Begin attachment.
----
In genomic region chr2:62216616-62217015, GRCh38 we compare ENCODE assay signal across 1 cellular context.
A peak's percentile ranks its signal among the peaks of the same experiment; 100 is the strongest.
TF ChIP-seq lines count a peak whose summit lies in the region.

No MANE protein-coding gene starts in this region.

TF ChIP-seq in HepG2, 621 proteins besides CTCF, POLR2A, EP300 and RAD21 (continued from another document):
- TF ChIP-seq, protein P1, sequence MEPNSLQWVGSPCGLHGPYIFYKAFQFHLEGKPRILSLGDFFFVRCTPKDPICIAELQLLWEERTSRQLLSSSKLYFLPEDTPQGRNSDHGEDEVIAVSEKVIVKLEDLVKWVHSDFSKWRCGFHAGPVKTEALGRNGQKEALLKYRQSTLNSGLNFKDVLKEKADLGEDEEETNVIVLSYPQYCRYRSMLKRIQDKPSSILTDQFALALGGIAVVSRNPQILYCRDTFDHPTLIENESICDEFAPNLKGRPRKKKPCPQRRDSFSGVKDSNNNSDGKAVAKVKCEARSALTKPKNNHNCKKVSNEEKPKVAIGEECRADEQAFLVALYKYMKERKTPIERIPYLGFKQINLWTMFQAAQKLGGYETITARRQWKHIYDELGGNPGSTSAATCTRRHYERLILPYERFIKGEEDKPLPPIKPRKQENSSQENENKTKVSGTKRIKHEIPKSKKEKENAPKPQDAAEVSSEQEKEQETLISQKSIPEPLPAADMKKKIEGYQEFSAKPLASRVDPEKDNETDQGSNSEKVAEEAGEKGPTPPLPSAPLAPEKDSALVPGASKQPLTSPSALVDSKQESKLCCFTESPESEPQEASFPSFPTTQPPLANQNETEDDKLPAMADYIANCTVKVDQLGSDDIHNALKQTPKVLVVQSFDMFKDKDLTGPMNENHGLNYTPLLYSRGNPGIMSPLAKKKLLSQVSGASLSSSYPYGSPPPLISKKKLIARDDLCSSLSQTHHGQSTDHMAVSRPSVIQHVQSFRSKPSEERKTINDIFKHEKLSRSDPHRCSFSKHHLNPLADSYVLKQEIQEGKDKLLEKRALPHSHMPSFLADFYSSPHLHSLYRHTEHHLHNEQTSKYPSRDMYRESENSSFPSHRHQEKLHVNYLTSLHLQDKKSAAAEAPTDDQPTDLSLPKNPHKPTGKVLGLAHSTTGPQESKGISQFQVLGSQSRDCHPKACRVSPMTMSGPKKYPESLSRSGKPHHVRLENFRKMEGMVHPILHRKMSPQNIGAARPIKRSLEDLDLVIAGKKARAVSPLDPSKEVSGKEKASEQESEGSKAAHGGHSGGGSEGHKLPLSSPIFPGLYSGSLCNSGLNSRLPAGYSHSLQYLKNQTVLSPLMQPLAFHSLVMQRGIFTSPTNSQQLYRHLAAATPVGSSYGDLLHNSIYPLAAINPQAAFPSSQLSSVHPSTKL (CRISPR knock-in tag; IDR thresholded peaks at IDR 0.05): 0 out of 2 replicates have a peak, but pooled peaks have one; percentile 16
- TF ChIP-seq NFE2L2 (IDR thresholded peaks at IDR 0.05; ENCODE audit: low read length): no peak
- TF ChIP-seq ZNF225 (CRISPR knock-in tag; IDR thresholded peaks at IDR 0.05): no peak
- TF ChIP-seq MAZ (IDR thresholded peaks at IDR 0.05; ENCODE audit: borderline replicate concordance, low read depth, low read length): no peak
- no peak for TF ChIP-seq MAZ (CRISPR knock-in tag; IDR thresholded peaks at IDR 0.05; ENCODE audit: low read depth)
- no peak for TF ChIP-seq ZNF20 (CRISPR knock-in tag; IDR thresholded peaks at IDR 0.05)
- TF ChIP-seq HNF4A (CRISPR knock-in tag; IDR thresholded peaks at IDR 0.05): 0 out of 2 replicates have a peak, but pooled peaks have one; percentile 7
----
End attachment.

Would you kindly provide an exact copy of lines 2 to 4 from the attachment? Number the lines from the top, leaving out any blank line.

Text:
A peak's percentile ranks its signal among the peaks of the same experiment; 100 is the strongest.
TF ChIP-seq lines count a peak whose summit lies in the region.

No MANE protein-coding gene starts in this region.